|MTA going to great lengths in stopping subway scammers...from 18 mins to 1 hour (1155127)|
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MTA going to great lengths in stopping subway scammers...from 18 mins to 1 hour
Posted by Gold_12TH on Mon May 7 15:21:28 2012The MTA is again taking aim at subway scammers who siphon millions of dollars from the system each year.
In a secret pilot program, the Metropolitan Transportation Authority last month modified turnstiles to reject any MetroCard repeatedly being swiped in the same station.
Even a rabid bicyclist like MTA board member Andrew Saul knows knows how the discount-offering thieves operate.
Using unlimited-ride MetroCards, they get riders through turnstiles for less than the $2.25 base fare.
They get arrested from time to time, get their wrists slapped by judges and go right back to work.
The scammers commonly gin up business by vandalizing MetroCard vending machines. Riders who ordinarily would avoid such skells wind up putting a buck or two in their palms when they can’t legally buy a card.
It’s better than hiking off to find a token booth actually staffed with a human who could help them.
In the test program, the MTA targeted 28 stations where MetroCard records indicate high rates of fraud. Turnstiles were tweaked to reject a time-based card that had been used in the same station in the previous 36, 48 or 60 minutes.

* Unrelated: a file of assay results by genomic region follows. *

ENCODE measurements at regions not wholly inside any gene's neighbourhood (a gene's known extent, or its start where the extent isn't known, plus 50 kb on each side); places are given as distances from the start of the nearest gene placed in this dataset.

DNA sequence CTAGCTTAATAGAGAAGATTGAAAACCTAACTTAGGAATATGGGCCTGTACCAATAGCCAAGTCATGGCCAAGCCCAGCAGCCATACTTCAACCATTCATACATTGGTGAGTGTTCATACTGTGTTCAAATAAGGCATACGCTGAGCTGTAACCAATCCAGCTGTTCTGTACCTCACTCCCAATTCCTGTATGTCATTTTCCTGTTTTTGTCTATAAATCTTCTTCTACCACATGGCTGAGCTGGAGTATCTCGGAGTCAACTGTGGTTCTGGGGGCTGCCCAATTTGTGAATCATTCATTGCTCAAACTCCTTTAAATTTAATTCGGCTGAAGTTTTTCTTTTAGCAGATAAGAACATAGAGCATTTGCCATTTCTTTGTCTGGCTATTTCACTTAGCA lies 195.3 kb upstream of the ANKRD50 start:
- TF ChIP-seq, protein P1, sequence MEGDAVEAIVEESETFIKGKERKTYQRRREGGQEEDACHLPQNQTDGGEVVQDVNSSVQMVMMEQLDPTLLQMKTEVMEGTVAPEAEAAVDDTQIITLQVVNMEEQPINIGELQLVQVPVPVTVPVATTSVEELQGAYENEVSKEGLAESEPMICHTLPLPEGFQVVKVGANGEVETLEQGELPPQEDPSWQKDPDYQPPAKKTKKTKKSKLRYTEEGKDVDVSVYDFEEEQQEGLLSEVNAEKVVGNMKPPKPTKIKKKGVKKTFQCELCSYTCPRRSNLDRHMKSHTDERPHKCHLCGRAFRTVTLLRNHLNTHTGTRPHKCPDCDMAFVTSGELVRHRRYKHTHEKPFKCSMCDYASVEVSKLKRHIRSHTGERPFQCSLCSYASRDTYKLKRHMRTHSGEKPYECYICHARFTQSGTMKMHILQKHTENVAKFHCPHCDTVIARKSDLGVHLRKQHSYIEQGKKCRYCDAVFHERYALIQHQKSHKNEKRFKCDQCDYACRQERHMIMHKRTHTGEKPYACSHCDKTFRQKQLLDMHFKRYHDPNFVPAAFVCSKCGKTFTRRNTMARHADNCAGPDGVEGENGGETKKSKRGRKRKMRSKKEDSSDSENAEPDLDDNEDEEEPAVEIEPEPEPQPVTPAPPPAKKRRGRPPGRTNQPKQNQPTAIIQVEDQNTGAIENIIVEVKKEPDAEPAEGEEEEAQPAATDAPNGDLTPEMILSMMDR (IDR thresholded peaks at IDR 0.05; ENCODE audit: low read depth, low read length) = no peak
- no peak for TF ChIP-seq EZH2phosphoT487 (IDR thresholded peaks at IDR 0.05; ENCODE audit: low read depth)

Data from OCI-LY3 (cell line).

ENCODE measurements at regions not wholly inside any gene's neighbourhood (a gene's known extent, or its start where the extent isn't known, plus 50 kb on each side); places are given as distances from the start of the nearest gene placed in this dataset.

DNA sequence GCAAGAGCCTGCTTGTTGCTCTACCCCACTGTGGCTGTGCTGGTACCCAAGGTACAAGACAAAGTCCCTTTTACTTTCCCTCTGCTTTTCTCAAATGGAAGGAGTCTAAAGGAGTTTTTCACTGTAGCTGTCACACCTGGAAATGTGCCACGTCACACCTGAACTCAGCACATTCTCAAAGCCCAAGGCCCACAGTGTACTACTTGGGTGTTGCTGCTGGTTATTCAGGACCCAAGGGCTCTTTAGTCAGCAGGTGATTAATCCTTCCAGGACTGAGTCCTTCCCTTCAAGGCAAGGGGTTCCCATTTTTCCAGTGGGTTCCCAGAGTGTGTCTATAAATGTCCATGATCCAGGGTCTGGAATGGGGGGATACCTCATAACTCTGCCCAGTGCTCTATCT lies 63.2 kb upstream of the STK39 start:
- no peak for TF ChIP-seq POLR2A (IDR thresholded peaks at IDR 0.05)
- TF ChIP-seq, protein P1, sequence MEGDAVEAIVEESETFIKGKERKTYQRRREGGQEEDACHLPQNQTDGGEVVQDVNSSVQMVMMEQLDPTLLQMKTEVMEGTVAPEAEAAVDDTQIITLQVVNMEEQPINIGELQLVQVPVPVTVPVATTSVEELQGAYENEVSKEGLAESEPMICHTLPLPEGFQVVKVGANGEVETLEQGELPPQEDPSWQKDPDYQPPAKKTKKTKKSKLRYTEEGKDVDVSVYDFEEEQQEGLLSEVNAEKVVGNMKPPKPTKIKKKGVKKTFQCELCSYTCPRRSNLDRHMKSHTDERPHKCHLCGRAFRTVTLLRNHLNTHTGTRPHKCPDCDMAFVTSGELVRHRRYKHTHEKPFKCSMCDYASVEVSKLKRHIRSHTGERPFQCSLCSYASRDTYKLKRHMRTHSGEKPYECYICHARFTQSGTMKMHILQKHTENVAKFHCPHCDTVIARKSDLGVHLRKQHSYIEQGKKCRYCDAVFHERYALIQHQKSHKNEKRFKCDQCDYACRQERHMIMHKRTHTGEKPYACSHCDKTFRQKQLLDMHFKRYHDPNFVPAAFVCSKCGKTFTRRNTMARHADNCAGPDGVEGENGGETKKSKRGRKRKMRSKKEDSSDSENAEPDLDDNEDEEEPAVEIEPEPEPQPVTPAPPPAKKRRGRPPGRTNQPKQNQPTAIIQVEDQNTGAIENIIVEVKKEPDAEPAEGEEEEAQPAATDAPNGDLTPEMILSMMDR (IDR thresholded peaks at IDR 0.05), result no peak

For decades, the lockout time has been 18 minutes, but that’s easily skirted by rotating through a series of cards.
The MTA’s theory: increase the lockout time and a scammer needs more MetroCards to make the investment in time or money worth it.
“We know the police are out there doing everything they can to address this problem,” MTA spokesman Charles Seaton said. “We think we can do some things internally to make this kind of fraud less financially attractive.”
Gene Russianoff of the Straphangers Campaign has some concerns about the plan.
“It’s OK to make things harder for illegal swipers with longer blackout periods,” he said.
“But transit officials have got to balance that against the mobility of the rest of us, such as when we’ve forgotten something at the office and have to reenter a station.
“We are New Yorkers and we are always in a hurry.”
If the MTA does extend the MetroCard lockout, it will be the latest in a long list of anti-fraud maneuvers.
It has modified turnstiles at least twice to reject expended MetroCards that scammers bent a certain way to provide one more ride.
It put magnets inside MetroCard receptacles to erase data on discarded MetroCards so they couldn’t be manipulated to give up additional trips. It even equipped MetroCard vending machines with surveillance cameras, which will come in handy when the next scam emerges.